He seemingly vanished, leaving his wife fraught with worry over his wellbeing. So much so, in fact, that Rose Stahl filed a missing person’s report, stating she hadn’t seen nor heard from her husband Nick since May 9.
However, it emerged over the weekend that the Terminator 3: Rise of the Machines star had checked into a 30-day rehab program at an undisclosed facility to overcome the worst addiction cycle of his life.
Upon hearing the news, Rose, who has a daughter with Stahl, told People. “Now that he is safe, it’s time to focus back on healing. gotta lotta hope…’How dark it is before the dawn.’ I’ve chanted that a lot in my head. I find comfort in it.”
She also wrote about her anguish over his disappearance and his ongoing addiction problems.
“Though I cannot stand any and every minute of this, I have to find a silver lining, and just maybe, someone else suffering will be able to think, or understand that this is not in every case a moral issue,” she wrote in a blog post. “That addiction does not care who you are, how talented, how famous. How good. And most importantly, that there is a solution. And it’s simple. Almost too simple.”
“Sometimes a tormented soul such as Nick’s, at times myself included, cannot grasp that the solution is so basic,” she added.
Rose also told TMZ that she plans on meeting Stahl as often as possible and is not considering divorce.
We had to wonder what sort of man leaves his wife and child behind without even getting in contact to assure them that he is alive and well, and what depths his addiction had reached that eventually led him to check into rehab.
We consulted Richard Taite, President and CEO of Cliffside Malibu, to get his take on Nick Stahl’s current addiction woes, and what hope he has of beating them.
Here is our interview with him…
Richard: Yes, it is typical in an extreme case.
Celebzter: He has a wife and a child, yet he failed to even contact her when he went missing, forcing her to report his absence to police? What does this sort of circumstances tell you about his situation?
Richard: When an addict gets high, they don’t care about or think about anything except their next drink or drug. Nothing is as important as the high. Your wife, your children, everything you hold dear to you becomes secondary.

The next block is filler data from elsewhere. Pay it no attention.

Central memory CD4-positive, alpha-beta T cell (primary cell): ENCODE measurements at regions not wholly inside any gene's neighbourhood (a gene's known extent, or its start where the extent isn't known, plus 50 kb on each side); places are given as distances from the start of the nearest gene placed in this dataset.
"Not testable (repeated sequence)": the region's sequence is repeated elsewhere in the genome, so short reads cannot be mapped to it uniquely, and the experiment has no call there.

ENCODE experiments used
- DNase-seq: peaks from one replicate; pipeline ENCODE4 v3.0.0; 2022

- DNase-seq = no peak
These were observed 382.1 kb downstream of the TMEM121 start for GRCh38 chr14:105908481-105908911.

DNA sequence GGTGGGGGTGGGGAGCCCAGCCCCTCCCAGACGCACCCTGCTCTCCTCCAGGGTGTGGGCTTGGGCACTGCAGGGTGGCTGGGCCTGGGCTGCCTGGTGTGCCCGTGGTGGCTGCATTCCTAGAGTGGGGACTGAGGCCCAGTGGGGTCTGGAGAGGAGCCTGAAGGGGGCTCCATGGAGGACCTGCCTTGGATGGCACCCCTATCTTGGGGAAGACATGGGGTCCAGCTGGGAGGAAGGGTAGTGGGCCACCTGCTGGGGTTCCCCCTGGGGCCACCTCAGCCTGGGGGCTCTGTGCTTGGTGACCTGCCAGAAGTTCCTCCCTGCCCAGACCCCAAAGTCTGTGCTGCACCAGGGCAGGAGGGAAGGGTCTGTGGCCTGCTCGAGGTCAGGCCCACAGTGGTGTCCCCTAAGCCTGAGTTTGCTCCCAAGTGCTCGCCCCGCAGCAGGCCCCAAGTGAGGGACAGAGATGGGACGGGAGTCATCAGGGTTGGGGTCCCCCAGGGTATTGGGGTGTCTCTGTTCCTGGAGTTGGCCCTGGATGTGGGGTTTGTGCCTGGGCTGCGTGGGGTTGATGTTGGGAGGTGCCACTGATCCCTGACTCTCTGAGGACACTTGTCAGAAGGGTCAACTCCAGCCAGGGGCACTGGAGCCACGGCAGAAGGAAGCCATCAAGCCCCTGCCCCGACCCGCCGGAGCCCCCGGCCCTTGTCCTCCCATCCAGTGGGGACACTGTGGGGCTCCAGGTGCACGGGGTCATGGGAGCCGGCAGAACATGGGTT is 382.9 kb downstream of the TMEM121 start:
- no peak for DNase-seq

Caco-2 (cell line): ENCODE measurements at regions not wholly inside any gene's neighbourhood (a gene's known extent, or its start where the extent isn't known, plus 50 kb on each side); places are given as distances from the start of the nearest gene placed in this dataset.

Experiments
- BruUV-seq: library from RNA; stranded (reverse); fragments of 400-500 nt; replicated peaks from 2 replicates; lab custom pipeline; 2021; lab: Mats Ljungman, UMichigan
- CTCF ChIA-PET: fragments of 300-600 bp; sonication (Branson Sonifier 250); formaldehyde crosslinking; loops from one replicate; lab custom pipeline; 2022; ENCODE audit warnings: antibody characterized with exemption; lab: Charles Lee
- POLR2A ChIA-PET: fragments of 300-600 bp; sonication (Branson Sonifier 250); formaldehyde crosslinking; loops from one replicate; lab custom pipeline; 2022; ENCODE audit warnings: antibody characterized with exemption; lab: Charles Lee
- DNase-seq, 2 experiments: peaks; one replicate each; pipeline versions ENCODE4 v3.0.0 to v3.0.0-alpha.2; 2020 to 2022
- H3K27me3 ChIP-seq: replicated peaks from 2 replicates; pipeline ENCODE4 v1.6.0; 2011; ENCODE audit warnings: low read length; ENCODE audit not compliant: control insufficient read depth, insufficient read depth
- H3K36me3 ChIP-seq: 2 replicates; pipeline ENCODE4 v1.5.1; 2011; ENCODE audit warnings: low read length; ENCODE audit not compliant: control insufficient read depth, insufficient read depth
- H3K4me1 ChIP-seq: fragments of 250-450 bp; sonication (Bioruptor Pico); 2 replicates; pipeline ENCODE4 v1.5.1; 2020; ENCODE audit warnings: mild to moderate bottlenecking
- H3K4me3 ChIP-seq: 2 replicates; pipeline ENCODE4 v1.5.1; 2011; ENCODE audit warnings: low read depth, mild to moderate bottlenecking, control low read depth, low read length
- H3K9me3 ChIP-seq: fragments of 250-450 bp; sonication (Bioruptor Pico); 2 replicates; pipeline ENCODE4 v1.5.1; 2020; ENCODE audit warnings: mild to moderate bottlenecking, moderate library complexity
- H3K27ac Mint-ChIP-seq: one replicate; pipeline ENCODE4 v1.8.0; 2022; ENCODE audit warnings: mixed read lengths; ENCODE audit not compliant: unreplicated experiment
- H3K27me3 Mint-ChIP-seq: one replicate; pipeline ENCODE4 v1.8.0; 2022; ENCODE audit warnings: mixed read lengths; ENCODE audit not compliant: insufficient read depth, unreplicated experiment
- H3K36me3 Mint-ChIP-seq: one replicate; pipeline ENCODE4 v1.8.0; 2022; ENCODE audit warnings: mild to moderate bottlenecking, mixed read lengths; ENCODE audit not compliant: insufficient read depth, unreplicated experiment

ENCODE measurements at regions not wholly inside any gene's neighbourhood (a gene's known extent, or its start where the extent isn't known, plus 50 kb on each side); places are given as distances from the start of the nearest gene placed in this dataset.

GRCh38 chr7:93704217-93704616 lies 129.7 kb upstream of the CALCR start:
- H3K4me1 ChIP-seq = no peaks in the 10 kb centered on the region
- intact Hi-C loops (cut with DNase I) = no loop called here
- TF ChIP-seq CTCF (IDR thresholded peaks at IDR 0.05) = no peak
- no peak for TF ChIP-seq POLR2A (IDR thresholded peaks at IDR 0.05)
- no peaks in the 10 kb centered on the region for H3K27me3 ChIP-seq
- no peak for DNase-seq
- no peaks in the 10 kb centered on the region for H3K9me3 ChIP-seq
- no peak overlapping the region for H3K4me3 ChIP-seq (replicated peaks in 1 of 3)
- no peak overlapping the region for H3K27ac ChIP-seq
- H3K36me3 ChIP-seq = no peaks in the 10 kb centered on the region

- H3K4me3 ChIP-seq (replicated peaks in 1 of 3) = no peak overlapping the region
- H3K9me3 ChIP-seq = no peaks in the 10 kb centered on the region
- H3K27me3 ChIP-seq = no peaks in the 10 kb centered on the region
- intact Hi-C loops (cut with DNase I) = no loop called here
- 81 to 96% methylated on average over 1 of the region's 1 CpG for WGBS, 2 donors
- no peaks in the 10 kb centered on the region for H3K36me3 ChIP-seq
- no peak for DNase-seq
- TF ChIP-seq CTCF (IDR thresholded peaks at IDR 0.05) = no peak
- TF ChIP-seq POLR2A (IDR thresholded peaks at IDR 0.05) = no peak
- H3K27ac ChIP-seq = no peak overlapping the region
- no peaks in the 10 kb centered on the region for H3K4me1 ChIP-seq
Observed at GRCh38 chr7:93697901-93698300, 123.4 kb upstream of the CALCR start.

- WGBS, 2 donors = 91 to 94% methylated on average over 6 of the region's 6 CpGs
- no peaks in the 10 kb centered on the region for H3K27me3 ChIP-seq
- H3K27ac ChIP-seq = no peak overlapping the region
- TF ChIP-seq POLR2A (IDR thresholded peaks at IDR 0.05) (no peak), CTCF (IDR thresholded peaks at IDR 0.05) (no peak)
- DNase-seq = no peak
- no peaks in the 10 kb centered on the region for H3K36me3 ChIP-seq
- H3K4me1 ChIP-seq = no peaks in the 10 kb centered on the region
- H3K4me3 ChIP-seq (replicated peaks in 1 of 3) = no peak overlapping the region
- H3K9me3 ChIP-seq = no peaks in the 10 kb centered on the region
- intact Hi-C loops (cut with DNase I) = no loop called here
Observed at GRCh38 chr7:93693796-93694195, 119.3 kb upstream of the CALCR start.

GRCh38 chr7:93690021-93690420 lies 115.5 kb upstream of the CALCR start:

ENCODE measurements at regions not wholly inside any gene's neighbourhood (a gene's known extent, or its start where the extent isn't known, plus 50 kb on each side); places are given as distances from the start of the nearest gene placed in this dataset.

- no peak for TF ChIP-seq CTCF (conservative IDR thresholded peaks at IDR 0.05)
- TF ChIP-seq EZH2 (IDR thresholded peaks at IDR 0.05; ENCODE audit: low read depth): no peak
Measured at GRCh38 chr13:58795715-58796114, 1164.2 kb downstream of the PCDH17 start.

Your only goal is to get high.
Celebzter: What do you suspect happened to Nick in those days he went missing?
Richard: It’s really hard to say what happened during those five days, but it was enough for him to end up in rehab.
Celebzter: He has now checked into rehab…could this be a case of hitting rock bottom?
Richard: Rock bottom means different things to different people, but let’s just say that nobody checks into rehab on a winning streak.
Celebzter: What would he be going through right now?
Richard: It depends entirely on the treatment center he is at. Hopefully he is getting top-notch care where he is finally dealing with the underlying issues which caused him to drink or use addictively in the first place.
Celebzter: Clearly seeking help is the right decision, but what do you think prompted it?
Richard: Perhaps he had a moment of clarity where he realized that he was creating too much wreckage in his life and causing damage in his relationships with his wife and child. On the other hand, if I was gone for five days on a drug run without calling and I had a wife and child, my wife would probably tell me, as a condition of coming home and being with my family, to go to rehab and get right or pack my things. If that’s what happened to him, he has a smart wife.
Celebzter: How will this help solve any martial woes he has?
Richard: Well, if I’m right about the question above, it’s already helped.
Individual therapy sessions with a top therapist during AND after rehab will give him the best chance for repairing damaged relationships.
Celebzter: What are the most important things Nick needs to concentrate in right now?
Richard: For his best chance at recovery he needs to get to the root issues of his addiction, focus on giving himself the proper amount of time to fully heal, and to allow the process of change to really take hold.